While growing up in the booming economy of central Florida in the Fifties, there was always a construction site sandpile somewhere in the neighborhood in which to play.  And, while we built forts, dug tunnels, or made roads for our toys, we often dreamed about becoming a policeman, a fireman, or maybe even a teacher because those were the people in our lives that we knew and respected.  But, as life unfolded, we discovered that we had an aptitude for science, engineering, or entrepreneurship, and developed a profound appreciation for some other career.  In time, those childhood dreams dissipated – just like a sandpile when we played “king of the mountain” with our friends…

Yeah, sandpiles.  Even as kids, we knew they weren’t a strong foundation for anything.  But we didn’t care.  All that mattered was that our Tonka trucks could navigate the roads we built and that we’d dump all the sand from our shoes before we got home to avoid a spanking from Mom for tracking it in.

It seems that we encounter sandpiles throughout our lives.  Some are used as intended, to make mortar to cement blocks or bricks together to build a house.  Some are eroded into nothingness by a heavy tropical rain.  And some are just a false image of what we think we want – just within our grasp – only to watch that sandpile disappear as the grains of sand filter easily through our fingers…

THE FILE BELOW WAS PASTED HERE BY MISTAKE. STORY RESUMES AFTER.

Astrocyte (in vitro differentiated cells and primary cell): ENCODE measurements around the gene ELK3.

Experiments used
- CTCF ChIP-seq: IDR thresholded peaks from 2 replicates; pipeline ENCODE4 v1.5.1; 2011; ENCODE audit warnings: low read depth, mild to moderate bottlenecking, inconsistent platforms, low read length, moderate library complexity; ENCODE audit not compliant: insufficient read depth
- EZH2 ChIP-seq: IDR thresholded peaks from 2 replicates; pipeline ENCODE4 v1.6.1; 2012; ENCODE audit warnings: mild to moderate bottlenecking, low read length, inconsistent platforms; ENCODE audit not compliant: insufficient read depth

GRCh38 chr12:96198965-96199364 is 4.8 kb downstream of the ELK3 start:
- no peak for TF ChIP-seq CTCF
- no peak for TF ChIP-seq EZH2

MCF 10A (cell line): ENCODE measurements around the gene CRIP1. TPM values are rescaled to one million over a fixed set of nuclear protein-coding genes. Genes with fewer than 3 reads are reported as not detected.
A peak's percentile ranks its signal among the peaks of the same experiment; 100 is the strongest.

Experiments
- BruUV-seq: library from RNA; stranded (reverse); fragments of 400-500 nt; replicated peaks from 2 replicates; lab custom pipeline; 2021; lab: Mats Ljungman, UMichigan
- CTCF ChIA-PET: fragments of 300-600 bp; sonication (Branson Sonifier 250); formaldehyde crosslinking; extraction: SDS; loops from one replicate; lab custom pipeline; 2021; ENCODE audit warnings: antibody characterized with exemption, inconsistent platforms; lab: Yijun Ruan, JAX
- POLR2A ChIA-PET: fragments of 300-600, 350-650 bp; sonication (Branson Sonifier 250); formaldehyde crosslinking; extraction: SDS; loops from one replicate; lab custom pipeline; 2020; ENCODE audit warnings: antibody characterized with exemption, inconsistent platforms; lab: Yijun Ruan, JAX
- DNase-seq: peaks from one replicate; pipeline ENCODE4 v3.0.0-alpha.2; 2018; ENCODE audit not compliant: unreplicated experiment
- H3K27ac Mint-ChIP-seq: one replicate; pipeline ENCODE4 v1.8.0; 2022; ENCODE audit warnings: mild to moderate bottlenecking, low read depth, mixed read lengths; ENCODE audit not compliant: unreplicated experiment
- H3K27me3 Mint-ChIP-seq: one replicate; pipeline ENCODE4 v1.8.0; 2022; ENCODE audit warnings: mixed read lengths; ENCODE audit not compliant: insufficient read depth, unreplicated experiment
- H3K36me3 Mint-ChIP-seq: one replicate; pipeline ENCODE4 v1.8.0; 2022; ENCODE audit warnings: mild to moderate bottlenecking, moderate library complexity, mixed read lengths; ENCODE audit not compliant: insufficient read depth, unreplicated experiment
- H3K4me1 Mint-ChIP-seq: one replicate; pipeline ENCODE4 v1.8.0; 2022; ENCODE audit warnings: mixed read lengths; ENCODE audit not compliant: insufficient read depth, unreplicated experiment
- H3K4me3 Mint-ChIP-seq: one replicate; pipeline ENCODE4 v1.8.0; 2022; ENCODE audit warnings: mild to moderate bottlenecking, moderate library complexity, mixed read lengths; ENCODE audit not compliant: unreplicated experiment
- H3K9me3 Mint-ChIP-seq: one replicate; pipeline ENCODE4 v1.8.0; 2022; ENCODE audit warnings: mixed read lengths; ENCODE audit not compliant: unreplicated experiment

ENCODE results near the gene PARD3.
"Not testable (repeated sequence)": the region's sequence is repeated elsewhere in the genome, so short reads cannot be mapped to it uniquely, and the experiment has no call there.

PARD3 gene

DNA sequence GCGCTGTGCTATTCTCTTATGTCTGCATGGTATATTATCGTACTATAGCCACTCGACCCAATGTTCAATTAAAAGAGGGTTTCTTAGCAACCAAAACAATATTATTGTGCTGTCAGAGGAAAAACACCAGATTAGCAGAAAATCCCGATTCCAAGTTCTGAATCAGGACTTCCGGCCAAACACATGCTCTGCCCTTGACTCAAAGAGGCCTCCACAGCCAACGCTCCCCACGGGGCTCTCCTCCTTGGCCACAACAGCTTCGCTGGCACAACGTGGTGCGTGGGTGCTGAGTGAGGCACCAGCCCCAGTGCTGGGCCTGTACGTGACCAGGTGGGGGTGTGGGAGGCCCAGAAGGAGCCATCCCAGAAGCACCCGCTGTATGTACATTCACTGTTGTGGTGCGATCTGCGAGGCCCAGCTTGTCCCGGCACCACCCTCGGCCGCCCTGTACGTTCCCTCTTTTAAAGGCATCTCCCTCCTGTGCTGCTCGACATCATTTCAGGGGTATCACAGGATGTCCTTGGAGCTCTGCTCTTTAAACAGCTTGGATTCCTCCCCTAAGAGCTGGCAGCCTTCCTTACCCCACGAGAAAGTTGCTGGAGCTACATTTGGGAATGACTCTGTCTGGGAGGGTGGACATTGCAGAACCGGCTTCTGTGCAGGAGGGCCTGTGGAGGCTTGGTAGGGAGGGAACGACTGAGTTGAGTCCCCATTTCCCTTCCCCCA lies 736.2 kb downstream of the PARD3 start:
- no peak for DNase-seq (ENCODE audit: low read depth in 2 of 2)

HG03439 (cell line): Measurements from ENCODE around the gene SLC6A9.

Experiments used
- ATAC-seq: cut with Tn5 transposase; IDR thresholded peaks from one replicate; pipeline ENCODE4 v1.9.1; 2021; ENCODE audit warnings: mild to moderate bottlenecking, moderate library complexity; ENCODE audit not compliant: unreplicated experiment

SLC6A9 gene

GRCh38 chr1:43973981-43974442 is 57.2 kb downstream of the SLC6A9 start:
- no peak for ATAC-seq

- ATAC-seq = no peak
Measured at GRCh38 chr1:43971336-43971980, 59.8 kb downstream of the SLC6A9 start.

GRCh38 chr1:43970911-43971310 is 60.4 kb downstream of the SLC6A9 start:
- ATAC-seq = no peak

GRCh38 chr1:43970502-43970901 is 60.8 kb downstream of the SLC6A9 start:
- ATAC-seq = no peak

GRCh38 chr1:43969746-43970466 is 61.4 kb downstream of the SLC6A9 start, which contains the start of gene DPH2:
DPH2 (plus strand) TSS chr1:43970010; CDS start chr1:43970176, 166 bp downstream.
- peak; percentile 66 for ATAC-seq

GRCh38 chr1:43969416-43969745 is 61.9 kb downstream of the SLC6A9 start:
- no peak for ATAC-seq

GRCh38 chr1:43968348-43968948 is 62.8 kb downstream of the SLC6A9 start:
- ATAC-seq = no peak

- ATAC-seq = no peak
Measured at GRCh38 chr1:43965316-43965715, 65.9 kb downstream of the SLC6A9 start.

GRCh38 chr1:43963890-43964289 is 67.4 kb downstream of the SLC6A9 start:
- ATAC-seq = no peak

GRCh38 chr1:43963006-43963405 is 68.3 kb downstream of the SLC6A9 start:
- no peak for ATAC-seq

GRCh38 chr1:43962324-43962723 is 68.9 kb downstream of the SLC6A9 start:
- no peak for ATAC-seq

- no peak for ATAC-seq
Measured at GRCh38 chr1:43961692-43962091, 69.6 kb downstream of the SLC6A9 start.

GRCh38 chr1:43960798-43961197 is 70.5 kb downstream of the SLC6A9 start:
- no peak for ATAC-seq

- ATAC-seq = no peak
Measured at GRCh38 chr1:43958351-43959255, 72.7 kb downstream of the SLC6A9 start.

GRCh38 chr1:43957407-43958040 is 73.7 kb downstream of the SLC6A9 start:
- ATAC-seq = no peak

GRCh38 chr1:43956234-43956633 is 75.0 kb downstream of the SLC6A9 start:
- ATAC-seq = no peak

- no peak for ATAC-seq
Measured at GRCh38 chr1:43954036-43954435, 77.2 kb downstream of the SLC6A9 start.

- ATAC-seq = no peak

What’s important, I think, is that we accept those gifts with which we’ve been blessed and live each day to the fullest using those gifts.  The sandpiles of our youth provided us with enormous fun, but they were never something upon which we could base our dreams.  They were just sandpiles, largely shapeless and completely powerless to determine our future.  Just sand, dumped from a truck at a construction site, destined to become mortar…  but not the mortar of our lives.

The mortar which built our lives was never made of sand.  It was comprised of the many lessons patiently taught to us by our loving parents, teachers, relatives, mentors, and others who cared for and about us.  And that mortar was fortified by our life’s experiences as we met and overcame the many adversities and challenges we faced.

Play in the sandpile while you’re young and enjoy every moment with your buddies but embrace life’s gifts to you and follow your heart as you leave your youth behind.  And use those gifts – to the extent that you can – to make a positive impact upon the lives of others.  You won’t regret it…

Mountaintop Moments(3) resized“Learn from the past without living there, live and grow in the present,
and look to the future with hope and optimism.
Zig Ziglar

Dr. Kerr

Author Dr. Kerr

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